Questcore’s search for new drugs and markets

10 Jan


Questcore is a pharmaceutical company with quality products and financial management.

Of the numerous pharmaceutical names presenting at the JP Morgan Healthcare Conference this year, Questcore stands out because it successfully targets a niche market. Its balance sheets are healthy too: its operating income in Q3 2012 was $83.4m, up from $33.6m for Q3 of 2011; and its gross profit increased by a bigger margin, from $59.8m in 2011 to $140.3 m this year.

It specialises in autoimmunodeficiency syndromes like lupus erythematosus, MS and kidney malfunctions. Its flagship product Acthar is used to treat MS relapses and a rare form of childhood epilepsy known as Infantile Spasms. Although it describes its penetration of the market for alternative MS relapse treatments as “modest”, it could prove a better option than steroids, whose negative side effects include osteoporosis, weight gain and diabetes.

Steroids are believed to work in MS patients as an anti-inflammatory for the nervous system, and by suppressing the immune system, preventing it from attacking the myelin in nerve sheaths. Acthar does the same essential jobs, by binding to melanocortin receptors, a type of G-protein coupled receptor. It connects to all five types of melanocortic receptor, which explains its variety of other uses.

At the moment Acthar is predominantly used as an alternative treatment for nephrotic syndrome (kidney damage leading to leakage of protein into urine) to prevent uremia, and to prevent the same idiopathic condition in lupus erythematosus.

Uremia occurs when toxic nitrogen compounds become accumulated in the blood, leading to dizziness, fatigue, swelling and further inability to filter waste products. Fluid, electrolyte, and hormone imbalances and metabolic abnormalities follow.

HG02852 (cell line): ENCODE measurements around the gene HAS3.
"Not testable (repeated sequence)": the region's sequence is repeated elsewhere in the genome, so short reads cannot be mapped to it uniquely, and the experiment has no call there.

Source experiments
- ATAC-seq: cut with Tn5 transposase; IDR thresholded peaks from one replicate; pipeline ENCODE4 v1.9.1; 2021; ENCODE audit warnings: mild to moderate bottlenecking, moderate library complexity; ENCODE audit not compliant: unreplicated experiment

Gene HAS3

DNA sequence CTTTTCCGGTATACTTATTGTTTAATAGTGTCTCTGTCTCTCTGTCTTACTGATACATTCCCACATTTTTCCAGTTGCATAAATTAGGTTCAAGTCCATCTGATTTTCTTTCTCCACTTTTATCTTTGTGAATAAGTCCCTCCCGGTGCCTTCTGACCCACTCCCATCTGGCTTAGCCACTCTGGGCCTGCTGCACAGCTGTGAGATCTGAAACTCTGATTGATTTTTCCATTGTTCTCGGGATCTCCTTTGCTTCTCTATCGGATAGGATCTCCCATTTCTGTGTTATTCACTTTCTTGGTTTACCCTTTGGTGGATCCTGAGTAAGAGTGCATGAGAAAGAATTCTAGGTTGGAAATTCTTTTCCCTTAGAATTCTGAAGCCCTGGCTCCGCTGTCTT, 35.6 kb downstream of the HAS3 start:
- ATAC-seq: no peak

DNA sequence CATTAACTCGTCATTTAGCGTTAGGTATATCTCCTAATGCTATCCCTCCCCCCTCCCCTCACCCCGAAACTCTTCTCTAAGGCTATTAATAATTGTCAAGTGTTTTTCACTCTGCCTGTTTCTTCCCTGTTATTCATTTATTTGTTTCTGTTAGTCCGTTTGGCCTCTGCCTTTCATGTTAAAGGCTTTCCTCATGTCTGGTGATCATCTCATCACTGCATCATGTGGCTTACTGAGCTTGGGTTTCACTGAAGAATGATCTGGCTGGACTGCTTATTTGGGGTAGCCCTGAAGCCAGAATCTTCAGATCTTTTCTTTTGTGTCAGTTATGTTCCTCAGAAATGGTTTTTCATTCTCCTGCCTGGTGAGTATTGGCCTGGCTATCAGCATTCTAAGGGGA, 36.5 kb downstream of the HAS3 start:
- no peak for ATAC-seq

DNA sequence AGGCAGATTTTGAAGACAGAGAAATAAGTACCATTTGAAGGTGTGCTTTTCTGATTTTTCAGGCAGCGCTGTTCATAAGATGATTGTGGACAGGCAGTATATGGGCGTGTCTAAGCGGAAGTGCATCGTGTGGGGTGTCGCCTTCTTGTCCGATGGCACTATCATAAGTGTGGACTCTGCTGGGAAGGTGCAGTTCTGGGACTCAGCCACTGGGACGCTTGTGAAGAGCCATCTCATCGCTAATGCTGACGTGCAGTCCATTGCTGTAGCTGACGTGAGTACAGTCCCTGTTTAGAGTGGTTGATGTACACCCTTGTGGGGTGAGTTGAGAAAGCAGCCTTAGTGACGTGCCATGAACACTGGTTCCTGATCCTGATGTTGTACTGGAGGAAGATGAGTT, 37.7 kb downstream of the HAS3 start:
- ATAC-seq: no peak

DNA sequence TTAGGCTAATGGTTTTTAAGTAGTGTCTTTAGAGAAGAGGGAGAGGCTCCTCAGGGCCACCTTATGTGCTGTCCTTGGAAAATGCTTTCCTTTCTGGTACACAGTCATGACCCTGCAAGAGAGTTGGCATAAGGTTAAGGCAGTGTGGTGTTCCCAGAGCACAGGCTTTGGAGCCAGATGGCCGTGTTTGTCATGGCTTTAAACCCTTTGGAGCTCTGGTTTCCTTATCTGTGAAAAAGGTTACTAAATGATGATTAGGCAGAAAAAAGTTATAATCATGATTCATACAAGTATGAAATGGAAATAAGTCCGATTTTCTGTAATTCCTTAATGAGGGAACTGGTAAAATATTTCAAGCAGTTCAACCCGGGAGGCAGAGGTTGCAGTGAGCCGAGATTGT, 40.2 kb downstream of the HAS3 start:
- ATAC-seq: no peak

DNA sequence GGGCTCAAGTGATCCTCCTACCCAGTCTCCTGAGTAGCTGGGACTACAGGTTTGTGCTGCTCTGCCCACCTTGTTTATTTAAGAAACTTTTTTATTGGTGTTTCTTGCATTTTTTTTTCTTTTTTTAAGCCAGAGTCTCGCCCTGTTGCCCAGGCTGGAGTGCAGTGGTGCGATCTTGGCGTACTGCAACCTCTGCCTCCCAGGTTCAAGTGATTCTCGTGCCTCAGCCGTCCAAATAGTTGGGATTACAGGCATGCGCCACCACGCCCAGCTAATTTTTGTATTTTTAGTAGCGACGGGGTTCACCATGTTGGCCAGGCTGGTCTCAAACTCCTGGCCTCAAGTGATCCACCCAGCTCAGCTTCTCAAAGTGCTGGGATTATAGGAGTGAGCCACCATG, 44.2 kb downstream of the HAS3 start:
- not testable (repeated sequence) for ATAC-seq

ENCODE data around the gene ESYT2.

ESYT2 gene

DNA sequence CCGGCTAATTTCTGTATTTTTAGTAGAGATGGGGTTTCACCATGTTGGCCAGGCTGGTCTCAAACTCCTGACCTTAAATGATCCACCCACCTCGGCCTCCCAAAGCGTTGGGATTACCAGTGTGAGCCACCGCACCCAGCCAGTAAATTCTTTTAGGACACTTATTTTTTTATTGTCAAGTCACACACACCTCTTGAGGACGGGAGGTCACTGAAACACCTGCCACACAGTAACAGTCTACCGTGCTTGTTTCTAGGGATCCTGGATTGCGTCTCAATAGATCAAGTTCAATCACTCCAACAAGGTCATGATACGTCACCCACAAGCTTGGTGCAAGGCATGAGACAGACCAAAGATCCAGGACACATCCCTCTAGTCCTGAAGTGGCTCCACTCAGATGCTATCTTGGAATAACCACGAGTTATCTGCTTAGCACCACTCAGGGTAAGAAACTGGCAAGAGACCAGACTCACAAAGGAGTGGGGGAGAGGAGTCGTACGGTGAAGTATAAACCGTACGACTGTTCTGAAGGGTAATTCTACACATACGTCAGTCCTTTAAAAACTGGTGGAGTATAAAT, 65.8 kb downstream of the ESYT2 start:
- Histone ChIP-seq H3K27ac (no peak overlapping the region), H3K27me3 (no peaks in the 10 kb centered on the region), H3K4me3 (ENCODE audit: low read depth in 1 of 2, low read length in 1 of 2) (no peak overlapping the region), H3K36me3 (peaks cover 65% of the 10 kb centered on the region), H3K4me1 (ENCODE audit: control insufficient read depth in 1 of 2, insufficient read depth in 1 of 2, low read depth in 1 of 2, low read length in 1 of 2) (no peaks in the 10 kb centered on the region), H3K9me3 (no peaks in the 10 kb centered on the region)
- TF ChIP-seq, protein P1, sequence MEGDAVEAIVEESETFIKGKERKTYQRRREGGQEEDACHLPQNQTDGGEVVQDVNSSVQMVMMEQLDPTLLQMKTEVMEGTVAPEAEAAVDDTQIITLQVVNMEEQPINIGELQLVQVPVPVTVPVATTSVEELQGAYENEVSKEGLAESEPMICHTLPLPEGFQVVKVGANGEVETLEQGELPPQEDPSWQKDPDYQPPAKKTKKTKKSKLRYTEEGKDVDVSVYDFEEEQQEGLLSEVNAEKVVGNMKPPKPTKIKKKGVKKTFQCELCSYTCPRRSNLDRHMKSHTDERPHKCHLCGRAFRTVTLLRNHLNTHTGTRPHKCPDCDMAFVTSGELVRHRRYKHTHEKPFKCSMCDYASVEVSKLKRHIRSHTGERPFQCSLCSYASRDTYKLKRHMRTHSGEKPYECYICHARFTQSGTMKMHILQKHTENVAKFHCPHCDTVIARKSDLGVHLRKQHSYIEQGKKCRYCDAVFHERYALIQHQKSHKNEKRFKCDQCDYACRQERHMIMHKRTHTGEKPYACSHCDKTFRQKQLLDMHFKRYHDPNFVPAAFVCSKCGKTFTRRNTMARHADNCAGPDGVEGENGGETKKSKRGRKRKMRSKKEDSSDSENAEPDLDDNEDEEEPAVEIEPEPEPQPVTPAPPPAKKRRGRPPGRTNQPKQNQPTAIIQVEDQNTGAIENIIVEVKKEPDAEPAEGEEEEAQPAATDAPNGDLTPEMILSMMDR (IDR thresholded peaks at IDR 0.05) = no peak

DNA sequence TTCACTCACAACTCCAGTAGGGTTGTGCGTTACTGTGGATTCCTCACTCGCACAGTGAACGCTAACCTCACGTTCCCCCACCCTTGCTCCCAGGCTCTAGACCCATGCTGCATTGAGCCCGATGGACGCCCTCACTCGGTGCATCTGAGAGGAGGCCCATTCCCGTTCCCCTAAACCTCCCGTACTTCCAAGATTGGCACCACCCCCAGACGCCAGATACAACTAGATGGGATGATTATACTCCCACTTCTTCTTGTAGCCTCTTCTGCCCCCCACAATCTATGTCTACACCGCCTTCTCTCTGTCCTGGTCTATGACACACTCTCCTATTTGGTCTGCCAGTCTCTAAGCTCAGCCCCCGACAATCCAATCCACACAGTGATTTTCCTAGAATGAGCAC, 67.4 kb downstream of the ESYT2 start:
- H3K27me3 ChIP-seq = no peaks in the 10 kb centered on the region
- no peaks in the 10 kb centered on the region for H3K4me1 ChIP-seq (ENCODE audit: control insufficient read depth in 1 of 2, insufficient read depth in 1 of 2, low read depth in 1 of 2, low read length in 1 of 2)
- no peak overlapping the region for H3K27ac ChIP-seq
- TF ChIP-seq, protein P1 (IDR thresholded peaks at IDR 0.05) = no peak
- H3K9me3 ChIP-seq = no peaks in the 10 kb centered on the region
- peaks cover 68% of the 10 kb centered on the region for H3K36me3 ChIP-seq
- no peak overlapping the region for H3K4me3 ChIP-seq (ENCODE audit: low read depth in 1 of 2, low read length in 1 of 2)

The drug works in this instance by inducing dieresis (mass discharge of urine), bonding to the melanocortic receptors (MC2R) in the cells of kidney podocytes, triggering the production of cortisol and other adrenal compounds.

Questcore reports a healthy uptake of its multi-purpose product. Since this time in 2010, the use of vials per quarter has more than doubled, with net sales per quarter showing a similar pattern of increase. In response it has rewarded loyal investors, paying a quarterly dividend of $0.20 per share. Furthermore, it has given $332m through share repurchases for 21.4m shares, an offer recently expanded to incorporate another 7m shares.

Strategic moves to consolidate its manufacturing base, and the trade secret of the drug’s components, concluded in the recent acquisition of the manufacturer of Acthar’s Active Pharmaceutical Ingredient (API). Gaining BioVectra released C$50m, with a further C$50m on the horizon if 3rd party manufacturing capabilities prove as profitable as hoped.

Questcore is taking a long-term perspective on further pharmaceutical innovation; since 2011, it increased R&D spending from $16.8m to $22.1m, and spending on clinical and preclinical studies from $34m to $65m.

Its spokesmen claimed they were “committed to… identifying and expanding Acthar’s therapeutic role in existing and new directions,” and to “creating long term value for shareholders.”


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